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“How do we challenge the hegemony and change it, and start to plan for a future for our children, for our grandchildren, for our great grandchildren? That is the great challenge. But as I've been implying, it's really something which is or should be an incredibly mainstream and commonsensical point of view. Everybody cares about their children having a decent life, and that means they care about their grandchildren and their great grandchildren and their great, great grandchildren having a decent life.
“So this is why perhaps this can be a hopeful moment that the kind of shift that we're talking about here, which is very, very far from where the UK government in particular is right now, is one which should be and can be and, I think, is deeply and widely appealing to a broad spectrum of people.”
Rupert Read is an ecological philosopher and activist. Associate Professor of Philosophy at the University of East Anglia, Rupert has written over a dozen books whilst campaigning for the climate with the Green Party and Extinction Rebellion. His recent work focuses on the precautionary principle—examining how humankind often fails to act cautiously despite not having enough evidence to warrant our choices and decisions. This can be applied both to the climate crisis and the development of AI.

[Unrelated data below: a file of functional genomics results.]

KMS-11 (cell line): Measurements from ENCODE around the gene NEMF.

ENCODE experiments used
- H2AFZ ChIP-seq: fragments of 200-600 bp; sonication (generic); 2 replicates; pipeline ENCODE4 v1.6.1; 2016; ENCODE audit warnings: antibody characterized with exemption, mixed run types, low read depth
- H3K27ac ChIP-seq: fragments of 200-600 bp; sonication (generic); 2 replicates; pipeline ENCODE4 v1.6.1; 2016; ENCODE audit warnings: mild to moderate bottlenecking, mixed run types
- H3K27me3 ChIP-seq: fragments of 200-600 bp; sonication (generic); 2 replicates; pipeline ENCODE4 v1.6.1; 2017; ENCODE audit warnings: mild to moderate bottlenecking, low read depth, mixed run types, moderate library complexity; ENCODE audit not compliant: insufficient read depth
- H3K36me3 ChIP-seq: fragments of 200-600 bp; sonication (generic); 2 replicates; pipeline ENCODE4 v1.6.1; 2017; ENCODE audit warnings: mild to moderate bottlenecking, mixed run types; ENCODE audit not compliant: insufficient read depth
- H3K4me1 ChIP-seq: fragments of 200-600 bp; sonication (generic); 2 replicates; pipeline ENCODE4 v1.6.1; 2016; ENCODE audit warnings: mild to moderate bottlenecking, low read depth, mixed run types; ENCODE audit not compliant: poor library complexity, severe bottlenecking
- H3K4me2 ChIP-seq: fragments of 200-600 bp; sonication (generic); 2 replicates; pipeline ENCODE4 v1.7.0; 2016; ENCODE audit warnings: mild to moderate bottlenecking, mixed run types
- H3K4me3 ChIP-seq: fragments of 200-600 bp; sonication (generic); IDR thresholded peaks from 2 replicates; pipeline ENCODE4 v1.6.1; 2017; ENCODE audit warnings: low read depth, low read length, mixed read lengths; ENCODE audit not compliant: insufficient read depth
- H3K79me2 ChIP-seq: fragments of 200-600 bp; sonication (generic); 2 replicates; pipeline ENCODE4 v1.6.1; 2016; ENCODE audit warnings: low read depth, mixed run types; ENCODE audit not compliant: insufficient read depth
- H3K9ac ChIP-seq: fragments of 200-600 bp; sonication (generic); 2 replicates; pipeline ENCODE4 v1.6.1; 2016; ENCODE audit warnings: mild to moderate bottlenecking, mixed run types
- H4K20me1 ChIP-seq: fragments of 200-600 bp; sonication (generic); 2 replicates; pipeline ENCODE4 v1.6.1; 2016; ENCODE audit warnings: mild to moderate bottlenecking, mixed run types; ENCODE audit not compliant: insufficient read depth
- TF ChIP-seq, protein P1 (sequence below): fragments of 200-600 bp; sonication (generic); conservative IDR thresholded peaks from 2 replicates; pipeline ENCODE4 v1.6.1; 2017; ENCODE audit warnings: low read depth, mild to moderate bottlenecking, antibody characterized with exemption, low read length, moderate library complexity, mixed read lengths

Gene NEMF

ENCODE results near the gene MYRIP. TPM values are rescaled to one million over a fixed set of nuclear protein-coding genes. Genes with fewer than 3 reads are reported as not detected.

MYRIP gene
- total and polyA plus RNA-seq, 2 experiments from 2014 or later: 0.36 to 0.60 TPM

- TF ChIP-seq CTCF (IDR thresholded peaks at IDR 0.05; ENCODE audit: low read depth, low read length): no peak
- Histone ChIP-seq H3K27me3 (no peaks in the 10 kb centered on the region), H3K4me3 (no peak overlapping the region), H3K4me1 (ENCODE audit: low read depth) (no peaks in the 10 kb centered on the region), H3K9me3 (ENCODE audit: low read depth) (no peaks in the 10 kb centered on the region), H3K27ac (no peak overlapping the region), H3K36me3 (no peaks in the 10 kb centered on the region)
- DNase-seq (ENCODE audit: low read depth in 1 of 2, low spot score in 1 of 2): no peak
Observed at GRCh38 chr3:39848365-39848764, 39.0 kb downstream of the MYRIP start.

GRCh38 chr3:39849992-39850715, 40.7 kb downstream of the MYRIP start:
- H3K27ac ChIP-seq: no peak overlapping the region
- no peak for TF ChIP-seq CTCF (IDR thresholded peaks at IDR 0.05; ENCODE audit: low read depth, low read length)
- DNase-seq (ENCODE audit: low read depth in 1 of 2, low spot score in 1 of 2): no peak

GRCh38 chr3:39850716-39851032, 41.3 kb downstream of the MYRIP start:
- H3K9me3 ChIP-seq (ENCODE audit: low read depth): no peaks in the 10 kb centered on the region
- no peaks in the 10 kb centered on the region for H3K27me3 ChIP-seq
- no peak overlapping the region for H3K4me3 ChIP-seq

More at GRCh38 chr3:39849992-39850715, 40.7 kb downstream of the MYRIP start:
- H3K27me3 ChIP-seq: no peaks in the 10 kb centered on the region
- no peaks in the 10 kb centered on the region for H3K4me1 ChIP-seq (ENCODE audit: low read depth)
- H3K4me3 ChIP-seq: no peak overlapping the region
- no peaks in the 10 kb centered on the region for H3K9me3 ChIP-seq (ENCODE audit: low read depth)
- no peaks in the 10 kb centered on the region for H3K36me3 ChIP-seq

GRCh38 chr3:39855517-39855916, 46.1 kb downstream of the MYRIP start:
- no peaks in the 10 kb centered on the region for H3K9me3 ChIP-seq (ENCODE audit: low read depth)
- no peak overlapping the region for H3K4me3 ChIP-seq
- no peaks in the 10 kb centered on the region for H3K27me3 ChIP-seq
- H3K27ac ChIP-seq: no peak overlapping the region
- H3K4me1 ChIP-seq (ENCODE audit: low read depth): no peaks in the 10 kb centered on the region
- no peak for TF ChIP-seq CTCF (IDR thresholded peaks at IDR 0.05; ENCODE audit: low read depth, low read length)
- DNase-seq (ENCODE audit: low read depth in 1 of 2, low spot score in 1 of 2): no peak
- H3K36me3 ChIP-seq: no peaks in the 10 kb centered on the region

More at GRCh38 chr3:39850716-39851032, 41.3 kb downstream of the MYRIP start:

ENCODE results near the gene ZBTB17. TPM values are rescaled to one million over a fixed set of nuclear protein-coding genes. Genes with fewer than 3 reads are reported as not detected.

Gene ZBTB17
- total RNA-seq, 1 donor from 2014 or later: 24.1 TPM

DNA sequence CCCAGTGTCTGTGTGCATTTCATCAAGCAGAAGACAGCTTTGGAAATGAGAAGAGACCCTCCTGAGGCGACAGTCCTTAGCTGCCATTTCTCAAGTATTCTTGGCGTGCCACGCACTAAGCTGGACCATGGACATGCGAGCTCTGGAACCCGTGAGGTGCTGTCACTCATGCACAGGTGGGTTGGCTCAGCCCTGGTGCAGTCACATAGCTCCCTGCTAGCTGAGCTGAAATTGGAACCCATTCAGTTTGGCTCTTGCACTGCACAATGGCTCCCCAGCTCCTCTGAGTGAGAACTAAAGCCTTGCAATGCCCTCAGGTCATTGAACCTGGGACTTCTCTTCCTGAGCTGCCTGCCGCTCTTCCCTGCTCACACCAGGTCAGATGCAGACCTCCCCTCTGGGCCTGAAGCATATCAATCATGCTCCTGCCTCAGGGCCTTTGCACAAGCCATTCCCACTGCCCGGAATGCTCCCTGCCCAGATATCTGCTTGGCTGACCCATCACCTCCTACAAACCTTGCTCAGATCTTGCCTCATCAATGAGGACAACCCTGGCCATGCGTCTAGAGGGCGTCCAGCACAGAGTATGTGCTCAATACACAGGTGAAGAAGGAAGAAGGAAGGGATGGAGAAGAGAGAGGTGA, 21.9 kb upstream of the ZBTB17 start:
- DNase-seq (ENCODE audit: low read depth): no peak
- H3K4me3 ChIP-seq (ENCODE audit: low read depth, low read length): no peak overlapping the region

Rupert joins me to discuss truth, counter-histories, chance, through-topias, and the moderate flank—the next branch of activism which seeks to recruit those resistant to the radical action which more commonly makes the headline. Don’t fancy throwing soup at paintings or shutting down roads? There are myriad ways we can all get involved in resisting the fossil-fuel economy and demand change. Rupert reveals the many campaigns happening in the UK for those who want to take action but don’t know where to start.
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© Rachel Donald
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